Recognition from the Academy is triggering many professional offers for the nominees.
“There have been a lot of requests on what I should do now… People have even asked me to go into fiction,” says Gonsalves with a laugh. “I think the nominations just opened a whole lot of doors and opportunities on many fronts. It’s overwhelming to decide at this point because I still have my entire heart and soul in The Elephant Whisperers at this stage. It’s a gradual progression that one has to go through.”
Sen is taking it slow, trying to catch his breath with All That Breathes. “I get more inquiries, obviously, but no, I haven’t really had the mind space to sit down and decide what I want to do next.”
Chandrabose and Keeravani – already celebrated and revered artisans in the South Indian film industry – sound a cautious note about their next project. “Our bond [working relationship] has been for 28 years, and so whatever we create in the next six months, after this… all eyes will be on us,” stresses Chandrabose. “We should be very alert and careful regarding whatever we create and give to [the] audience.”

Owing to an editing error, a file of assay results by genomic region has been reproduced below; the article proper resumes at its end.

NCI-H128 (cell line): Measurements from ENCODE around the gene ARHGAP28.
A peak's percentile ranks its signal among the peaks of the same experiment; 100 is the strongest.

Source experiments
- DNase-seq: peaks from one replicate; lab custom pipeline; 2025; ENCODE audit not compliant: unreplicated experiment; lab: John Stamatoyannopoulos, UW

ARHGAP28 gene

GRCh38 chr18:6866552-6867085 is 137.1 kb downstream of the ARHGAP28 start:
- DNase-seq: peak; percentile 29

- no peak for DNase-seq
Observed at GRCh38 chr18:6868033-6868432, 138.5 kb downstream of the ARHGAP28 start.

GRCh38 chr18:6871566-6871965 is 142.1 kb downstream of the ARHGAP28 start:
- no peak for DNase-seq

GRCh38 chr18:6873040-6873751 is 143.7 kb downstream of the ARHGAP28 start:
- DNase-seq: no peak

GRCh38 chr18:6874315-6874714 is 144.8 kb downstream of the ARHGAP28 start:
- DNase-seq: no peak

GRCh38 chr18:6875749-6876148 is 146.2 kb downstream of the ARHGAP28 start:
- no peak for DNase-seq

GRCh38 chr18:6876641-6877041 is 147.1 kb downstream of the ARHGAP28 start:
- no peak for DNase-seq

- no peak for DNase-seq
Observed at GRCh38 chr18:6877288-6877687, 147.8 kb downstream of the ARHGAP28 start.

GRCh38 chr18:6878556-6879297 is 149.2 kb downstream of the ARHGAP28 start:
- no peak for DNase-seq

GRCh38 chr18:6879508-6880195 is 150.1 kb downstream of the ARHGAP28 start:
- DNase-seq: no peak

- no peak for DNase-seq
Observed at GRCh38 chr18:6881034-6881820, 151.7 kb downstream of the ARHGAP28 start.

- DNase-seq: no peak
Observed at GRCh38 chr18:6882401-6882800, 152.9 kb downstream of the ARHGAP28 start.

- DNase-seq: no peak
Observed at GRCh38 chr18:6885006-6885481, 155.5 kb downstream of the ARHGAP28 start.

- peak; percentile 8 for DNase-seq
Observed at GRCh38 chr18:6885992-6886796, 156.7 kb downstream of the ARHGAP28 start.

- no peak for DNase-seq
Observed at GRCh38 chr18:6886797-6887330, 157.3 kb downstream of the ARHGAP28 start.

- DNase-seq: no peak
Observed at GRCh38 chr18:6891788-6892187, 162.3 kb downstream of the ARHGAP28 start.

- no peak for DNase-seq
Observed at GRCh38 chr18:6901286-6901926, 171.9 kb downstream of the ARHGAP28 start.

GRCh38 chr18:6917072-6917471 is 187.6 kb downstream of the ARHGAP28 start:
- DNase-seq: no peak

For the nominees, this time is all about basking in the fruits of hard-earned success, attending events and awards functions before the Oscars on March 12, and making it through the other side.
“When you come to places like this [Los Angeles], there are so many people around you and so much support and love and wonderful conversations about life and the movies,” says Gonsalves. “We’ve had a whole bunch of get-togethers and meeting people from the industry, which has been special.”
Sen, summing up the mood of this historic moment for the Indian Oscar nominees, signs off: “It feels like a general celebratory time – a big warm hug, so it’s great that way.”